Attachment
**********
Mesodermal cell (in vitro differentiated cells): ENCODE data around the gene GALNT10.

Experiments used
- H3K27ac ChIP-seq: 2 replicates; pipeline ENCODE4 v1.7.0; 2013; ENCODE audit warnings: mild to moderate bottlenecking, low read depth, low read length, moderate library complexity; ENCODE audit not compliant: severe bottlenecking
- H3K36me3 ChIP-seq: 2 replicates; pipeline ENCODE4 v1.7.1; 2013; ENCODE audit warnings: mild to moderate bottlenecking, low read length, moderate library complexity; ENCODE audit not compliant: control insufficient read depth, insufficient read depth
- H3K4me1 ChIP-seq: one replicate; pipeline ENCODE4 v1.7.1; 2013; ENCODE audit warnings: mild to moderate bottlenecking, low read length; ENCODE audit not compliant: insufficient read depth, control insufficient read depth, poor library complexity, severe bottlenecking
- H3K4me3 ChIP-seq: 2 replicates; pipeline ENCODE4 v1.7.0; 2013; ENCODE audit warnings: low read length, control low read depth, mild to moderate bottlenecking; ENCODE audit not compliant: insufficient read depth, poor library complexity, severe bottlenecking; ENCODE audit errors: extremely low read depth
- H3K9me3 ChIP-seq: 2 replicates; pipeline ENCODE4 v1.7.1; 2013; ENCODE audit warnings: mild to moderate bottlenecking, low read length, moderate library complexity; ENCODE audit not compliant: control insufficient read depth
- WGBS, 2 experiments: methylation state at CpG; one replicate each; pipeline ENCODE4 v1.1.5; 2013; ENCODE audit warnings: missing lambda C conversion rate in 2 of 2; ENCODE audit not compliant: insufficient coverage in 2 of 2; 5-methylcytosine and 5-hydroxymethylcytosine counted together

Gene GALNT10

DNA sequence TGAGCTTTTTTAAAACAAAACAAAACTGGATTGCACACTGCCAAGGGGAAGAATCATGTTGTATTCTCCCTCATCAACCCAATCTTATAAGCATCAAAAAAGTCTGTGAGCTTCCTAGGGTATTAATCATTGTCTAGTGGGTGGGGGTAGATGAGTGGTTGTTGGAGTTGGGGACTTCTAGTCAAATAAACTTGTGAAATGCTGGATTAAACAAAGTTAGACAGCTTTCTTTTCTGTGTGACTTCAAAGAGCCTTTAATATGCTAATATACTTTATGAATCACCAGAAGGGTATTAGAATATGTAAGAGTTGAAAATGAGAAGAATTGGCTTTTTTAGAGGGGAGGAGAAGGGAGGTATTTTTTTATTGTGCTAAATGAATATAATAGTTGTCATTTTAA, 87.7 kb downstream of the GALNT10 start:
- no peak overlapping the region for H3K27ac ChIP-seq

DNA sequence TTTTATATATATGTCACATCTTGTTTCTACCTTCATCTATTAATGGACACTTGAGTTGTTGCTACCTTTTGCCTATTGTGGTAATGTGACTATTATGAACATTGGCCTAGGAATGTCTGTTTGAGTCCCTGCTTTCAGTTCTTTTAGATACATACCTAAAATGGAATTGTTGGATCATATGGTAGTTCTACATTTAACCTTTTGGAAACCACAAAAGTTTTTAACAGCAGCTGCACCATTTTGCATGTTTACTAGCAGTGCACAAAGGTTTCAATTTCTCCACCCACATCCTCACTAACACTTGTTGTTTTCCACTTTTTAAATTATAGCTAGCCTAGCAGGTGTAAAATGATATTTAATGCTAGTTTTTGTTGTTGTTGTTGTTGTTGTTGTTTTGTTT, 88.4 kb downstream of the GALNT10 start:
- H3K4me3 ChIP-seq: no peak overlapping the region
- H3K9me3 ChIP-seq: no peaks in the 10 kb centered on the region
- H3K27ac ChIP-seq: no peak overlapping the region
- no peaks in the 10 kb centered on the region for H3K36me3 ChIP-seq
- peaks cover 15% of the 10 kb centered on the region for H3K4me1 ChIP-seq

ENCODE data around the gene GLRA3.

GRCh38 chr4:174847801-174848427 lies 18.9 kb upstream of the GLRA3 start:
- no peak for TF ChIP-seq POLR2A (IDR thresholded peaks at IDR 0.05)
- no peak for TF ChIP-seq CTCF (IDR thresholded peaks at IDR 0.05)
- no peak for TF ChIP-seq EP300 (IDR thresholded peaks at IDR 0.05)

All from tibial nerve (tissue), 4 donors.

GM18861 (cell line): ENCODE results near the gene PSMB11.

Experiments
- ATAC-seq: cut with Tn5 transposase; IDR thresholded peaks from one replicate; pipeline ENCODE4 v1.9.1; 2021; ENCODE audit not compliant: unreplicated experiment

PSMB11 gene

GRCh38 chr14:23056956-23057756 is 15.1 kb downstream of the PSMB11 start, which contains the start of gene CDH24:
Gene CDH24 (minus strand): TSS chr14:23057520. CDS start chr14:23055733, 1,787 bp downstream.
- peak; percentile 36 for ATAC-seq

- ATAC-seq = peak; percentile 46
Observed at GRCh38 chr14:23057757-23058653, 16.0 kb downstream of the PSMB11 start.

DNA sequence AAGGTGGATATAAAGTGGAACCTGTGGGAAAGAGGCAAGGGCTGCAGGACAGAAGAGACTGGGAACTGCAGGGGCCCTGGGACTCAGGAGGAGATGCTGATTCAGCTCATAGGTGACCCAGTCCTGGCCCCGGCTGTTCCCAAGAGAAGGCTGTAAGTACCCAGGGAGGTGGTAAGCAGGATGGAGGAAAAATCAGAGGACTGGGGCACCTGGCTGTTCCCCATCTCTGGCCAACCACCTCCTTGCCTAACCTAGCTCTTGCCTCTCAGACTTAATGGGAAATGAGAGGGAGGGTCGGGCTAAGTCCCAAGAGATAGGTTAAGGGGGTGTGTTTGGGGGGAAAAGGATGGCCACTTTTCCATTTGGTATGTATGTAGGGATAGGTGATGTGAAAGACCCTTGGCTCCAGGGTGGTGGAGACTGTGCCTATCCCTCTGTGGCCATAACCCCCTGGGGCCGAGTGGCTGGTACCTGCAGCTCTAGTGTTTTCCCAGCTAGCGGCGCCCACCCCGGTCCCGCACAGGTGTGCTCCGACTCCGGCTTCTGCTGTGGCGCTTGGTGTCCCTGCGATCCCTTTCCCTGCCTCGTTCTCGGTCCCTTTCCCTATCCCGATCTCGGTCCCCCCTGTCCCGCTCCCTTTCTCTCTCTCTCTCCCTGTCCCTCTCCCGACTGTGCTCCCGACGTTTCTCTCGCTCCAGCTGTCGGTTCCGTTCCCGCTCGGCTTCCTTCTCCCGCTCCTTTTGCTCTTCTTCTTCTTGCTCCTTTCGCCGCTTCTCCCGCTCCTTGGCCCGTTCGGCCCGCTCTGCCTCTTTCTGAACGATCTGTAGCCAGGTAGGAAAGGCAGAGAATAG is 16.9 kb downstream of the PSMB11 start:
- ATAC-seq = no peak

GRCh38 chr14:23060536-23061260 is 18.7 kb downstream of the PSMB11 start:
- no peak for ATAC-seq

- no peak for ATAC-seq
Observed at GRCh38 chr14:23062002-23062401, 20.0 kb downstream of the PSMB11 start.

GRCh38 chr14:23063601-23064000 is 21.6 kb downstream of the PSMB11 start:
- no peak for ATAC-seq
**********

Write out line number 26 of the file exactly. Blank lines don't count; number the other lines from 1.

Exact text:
- ATAC-seq: cut with Tn5 transposase; IDR thresholded peaks from one replicate; pipeline ENCODE4 v1.9.1; 2021; ENCODE audit not compliant: unreplicated experiment